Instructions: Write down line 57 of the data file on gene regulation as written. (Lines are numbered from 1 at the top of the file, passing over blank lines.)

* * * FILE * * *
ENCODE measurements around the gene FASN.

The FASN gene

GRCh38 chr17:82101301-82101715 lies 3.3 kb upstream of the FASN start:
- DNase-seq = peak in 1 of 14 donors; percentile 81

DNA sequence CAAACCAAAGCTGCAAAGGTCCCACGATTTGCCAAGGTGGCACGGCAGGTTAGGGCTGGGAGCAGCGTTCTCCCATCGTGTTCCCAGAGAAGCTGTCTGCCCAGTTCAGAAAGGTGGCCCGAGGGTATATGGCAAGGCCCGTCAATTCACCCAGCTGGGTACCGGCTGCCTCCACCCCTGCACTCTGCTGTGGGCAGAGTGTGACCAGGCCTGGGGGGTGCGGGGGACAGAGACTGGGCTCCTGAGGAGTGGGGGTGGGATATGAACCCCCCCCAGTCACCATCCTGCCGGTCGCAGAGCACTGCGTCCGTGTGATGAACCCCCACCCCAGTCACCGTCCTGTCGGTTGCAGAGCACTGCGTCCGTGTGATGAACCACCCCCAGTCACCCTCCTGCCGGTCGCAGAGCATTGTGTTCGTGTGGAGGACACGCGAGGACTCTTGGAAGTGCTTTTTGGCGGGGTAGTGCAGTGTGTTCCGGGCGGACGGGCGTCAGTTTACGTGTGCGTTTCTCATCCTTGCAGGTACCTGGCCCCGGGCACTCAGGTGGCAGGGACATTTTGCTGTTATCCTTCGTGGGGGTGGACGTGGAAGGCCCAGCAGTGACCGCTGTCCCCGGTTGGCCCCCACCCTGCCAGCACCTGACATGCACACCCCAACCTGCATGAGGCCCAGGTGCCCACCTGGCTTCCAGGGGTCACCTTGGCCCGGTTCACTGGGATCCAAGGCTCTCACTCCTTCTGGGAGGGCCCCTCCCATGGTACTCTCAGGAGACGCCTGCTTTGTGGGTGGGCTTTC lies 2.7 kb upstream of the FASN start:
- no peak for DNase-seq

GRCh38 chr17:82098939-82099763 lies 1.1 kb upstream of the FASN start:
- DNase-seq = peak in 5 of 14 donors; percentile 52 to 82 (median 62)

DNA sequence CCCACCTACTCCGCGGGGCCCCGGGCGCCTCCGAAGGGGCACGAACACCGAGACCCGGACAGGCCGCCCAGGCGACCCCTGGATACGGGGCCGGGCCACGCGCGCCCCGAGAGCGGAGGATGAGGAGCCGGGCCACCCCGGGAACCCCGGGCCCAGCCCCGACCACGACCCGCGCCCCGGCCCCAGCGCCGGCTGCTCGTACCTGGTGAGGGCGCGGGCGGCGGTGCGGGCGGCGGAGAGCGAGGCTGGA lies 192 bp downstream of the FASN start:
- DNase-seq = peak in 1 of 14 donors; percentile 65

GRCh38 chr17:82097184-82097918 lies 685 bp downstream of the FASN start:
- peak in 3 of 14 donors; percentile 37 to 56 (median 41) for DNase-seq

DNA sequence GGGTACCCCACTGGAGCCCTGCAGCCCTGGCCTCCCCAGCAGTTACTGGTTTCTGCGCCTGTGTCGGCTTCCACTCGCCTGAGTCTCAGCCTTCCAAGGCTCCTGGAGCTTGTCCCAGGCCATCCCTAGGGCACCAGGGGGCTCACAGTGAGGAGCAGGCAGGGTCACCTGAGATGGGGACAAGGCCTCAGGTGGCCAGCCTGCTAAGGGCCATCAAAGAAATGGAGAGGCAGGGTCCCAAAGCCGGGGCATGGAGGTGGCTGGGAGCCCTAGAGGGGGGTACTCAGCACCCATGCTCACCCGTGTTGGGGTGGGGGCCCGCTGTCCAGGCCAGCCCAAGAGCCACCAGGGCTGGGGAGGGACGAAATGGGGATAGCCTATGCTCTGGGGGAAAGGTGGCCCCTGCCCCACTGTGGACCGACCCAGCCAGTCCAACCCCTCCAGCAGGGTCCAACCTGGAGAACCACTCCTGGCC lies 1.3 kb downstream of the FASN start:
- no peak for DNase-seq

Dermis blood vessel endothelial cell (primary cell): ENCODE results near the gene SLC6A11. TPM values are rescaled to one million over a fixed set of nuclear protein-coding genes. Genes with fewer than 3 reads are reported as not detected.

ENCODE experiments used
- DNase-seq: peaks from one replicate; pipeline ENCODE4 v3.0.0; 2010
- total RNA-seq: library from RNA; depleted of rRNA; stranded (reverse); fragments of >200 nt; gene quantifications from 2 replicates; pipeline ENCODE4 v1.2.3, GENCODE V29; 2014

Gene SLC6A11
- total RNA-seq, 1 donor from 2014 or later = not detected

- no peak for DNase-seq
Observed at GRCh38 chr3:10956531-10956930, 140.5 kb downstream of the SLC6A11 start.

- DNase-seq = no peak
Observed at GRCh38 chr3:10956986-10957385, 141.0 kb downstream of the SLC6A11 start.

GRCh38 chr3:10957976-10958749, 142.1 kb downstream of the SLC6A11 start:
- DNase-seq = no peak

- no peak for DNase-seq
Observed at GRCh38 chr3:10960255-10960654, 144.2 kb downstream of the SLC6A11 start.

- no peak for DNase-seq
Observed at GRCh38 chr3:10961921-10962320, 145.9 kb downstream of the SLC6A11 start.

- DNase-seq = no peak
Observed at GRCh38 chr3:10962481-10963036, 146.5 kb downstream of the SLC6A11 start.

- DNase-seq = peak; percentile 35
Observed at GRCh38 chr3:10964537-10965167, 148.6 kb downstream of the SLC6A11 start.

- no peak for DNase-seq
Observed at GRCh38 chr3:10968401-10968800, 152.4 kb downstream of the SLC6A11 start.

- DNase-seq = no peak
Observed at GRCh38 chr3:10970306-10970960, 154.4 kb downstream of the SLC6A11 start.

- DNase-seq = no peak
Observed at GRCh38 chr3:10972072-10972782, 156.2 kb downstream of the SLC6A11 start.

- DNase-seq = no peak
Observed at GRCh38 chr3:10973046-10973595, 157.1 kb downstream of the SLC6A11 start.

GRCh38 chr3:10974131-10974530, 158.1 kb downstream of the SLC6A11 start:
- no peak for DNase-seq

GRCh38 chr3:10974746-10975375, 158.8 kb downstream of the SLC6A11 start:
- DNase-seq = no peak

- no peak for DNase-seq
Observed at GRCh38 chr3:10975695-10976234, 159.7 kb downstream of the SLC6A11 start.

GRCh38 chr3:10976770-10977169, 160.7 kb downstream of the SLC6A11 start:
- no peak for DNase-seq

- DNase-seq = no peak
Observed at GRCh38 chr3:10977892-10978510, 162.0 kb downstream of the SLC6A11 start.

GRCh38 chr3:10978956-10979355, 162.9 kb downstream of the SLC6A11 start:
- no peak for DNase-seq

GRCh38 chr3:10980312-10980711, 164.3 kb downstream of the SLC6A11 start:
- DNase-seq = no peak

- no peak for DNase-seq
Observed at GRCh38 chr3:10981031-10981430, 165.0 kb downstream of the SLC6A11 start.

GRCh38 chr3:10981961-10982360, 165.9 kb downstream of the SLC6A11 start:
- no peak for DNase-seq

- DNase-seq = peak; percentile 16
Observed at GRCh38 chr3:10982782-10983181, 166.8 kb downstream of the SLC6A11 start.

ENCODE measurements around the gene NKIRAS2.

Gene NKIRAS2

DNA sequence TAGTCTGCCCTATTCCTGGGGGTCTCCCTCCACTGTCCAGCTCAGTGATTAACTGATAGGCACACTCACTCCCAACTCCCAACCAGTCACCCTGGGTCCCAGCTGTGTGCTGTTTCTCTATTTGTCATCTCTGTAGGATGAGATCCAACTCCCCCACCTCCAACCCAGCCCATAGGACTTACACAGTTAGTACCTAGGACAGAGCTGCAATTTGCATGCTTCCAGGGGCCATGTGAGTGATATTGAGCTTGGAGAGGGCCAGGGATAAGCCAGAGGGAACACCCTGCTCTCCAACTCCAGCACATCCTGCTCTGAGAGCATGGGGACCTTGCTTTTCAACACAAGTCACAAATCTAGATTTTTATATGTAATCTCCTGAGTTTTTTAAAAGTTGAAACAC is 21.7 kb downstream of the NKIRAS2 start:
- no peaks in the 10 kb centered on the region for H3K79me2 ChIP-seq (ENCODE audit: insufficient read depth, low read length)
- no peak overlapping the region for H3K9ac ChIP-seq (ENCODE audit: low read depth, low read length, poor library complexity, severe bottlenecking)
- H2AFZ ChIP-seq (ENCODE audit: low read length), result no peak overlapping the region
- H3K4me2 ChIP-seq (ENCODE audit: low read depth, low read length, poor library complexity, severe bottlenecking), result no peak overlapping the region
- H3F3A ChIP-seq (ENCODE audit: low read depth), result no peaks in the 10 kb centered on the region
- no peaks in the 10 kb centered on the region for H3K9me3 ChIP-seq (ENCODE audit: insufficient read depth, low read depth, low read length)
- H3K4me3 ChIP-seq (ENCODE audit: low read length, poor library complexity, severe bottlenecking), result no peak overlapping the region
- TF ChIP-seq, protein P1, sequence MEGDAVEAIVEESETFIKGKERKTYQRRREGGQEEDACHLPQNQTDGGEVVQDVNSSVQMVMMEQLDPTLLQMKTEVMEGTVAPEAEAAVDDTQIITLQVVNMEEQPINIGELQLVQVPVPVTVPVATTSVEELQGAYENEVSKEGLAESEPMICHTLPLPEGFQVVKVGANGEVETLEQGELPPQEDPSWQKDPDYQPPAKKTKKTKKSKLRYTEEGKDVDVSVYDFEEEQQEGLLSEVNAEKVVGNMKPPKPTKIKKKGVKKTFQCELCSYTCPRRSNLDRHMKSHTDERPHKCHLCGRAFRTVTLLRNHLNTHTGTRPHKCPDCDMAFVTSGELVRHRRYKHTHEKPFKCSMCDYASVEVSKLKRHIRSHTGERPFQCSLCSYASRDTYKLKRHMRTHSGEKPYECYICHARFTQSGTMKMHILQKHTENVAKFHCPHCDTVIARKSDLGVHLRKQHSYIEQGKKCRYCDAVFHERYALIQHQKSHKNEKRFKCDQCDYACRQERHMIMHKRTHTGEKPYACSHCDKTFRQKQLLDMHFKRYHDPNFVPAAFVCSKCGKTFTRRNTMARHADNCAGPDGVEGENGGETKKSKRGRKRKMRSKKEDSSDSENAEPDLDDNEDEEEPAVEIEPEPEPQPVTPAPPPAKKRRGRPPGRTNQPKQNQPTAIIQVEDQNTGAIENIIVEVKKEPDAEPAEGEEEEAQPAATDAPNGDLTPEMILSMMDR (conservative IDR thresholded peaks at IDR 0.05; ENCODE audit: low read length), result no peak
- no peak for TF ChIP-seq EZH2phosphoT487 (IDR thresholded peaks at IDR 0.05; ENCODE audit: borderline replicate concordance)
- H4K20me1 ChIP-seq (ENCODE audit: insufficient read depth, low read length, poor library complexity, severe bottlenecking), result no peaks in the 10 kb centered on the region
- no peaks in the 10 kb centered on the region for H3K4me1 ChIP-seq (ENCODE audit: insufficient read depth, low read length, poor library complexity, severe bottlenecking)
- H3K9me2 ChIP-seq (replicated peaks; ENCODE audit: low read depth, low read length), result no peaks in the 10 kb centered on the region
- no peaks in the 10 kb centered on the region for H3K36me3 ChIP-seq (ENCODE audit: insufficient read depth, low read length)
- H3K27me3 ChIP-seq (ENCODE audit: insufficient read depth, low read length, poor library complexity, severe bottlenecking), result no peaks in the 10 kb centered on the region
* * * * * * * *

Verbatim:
- no peak for DNase-seq